[Another commenter named three of the four breeds, but listed five breeds which gained a statistical advantage over everyone else. I contacted all individuals who guessed more than four breeds to please revise their guess and when this commenter revised theirs, they removed one of the three correct breeds.]

I am absolutely going to give Linda a prize of her choosing, but I am also going to give a SECOND person a prize of their choosing.

Fifteen people correctly guessed two of the four breeds. We numbered them 1-15 according to the order in which they commented on the blog post. I set up a cheeseboard with 15 treats associated with 1 through 15 and let Yuki pick the winner by selecting the corresponding treat (basically the one she went to first).


the set up

the winner



Yuki picked #15 and that is Sona who listed American Staffordshire Terrier and Australian Cattle Dog.

Congratulations to Sona and Linda! I will contact you both shortly. Thank you all so much for your enthusiasm and love for this special little pup. It was thoroughly entertaining reading through all of the entries!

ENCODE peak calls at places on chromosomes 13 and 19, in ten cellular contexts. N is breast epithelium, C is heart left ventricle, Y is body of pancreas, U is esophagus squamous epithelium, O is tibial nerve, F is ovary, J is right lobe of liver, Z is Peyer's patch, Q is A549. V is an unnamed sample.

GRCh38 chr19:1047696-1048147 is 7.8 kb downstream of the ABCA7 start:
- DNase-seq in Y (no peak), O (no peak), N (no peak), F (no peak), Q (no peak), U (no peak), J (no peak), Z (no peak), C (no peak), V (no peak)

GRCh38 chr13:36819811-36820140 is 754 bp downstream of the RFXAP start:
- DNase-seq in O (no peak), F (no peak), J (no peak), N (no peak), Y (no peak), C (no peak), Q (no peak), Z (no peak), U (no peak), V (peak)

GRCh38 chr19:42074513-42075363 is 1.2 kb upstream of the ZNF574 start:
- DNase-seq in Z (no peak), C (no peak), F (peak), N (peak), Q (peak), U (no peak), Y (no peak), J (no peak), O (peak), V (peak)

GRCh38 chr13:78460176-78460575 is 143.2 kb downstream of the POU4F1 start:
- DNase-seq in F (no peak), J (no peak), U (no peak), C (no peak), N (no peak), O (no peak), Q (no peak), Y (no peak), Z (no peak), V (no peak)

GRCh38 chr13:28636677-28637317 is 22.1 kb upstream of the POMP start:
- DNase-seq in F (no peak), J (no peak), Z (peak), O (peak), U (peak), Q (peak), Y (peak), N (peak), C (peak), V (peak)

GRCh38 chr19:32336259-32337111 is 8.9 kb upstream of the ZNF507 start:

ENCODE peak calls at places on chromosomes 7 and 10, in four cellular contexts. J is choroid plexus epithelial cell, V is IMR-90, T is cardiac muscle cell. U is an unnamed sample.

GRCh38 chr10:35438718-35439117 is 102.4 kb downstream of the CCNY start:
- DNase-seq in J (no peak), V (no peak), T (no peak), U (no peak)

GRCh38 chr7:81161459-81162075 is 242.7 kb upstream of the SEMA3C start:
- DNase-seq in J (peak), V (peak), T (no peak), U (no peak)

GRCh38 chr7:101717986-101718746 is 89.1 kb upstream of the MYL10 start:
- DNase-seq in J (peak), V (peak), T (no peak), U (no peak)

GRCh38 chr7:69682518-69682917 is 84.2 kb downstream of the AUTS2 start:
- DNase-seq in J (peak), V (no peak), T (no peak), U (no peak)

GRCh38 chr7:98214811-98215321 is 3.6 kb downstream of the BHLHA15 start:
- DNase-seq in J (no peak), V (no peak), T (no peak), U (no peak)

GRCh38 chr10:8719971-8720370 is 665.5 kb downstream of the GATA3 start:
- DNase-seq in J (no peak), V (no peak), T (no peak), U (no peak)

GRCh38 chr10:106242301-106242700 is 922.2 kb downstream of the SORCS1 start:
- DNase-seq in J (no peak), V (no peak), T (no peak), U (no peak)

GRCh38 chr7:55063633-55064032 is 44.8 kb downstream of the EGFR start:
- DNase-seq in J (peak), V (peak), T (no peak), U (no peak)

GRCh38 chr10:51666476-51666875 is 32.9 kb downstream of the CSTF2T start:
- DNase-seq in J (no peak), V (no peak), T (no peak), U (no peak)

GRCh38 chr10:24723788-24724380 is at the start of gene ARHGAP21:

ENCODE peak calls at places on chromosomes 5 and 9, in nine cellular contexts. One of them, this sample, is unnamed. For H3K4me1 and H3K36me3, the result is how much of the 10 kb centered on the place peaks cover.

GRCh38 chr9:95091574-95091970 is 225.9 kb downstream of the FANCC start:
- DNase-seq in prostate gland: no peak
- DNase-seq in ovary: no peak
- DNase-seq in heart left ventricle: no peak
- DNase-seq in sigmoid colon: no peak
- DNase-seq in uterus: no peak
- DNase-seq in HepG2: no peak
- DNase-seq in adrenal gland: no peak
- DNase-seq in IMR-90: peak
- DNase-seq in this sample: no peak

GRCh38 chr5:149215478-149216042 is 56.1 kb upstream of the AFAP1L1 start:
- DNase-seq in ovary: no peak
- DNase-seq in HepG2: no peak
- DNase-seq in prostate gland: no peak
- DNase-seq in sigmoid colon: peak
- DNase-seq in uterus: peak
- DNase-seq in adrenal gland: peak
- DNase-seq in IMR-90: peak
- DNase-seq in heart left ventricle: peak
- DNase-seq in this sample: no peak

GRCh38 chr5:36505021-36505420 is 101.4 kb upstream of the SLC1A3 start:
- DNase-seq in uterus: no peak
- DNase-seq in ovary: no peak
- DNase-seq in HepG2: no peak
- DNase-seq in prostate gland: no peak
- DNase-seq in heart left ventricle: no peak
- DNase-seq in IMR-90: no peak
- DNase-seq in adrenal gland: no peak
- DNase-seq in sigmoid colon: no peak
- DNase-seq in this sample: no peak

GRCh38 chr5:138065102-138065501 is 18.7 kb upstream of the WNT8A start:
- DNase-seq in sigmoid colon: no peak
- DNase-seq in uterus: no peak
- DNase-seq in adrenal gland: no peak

Those of you who follow my Instagram know that Yuki gave us a scare Friday morning when she began vomiting and crying out in terrible pain several times within a few hours. A trip to the vet, some meds, rest, and eventually passing a two-foot long piece of rope toy (whaaaaat?!?!) summed up our weekend. I’m relieved to report that Yuki is back to her happy puppy self and the rope toys have been banished.

It’s hard to believe that I was wearing shorts while walking the dogs this past Sunday evening when a week earlier Jeremy and I were skiing a lovely blanket of fresh snow in our local backcountry. Colorado weather keeps you on your toes.


almost a foot on our grill

i love the early season storms

storm clouds gave way to a colorful close to the day



I try to plan my cooking with the weather. If it’s hot, there are lots of fresh salads, sushi, grilling, sandwiches, and things that don’t produce a good deal of heat. When it’s cold, I happily crank up the oven for roasting, baking, braising, or dedicate hours to simmering soups and stews on the stove. Not only does the heat from the kitchen keep our living space comfortably toasty, but it fills the house with heady aromas that are the equivalent of wrapping yourself in a cozy blanket. Right now, we are bouncing between Indian Summer and early winter. So here is a hearty soup-as-meal for the next (hopefully snowy) cold spell: lentil chicken soup.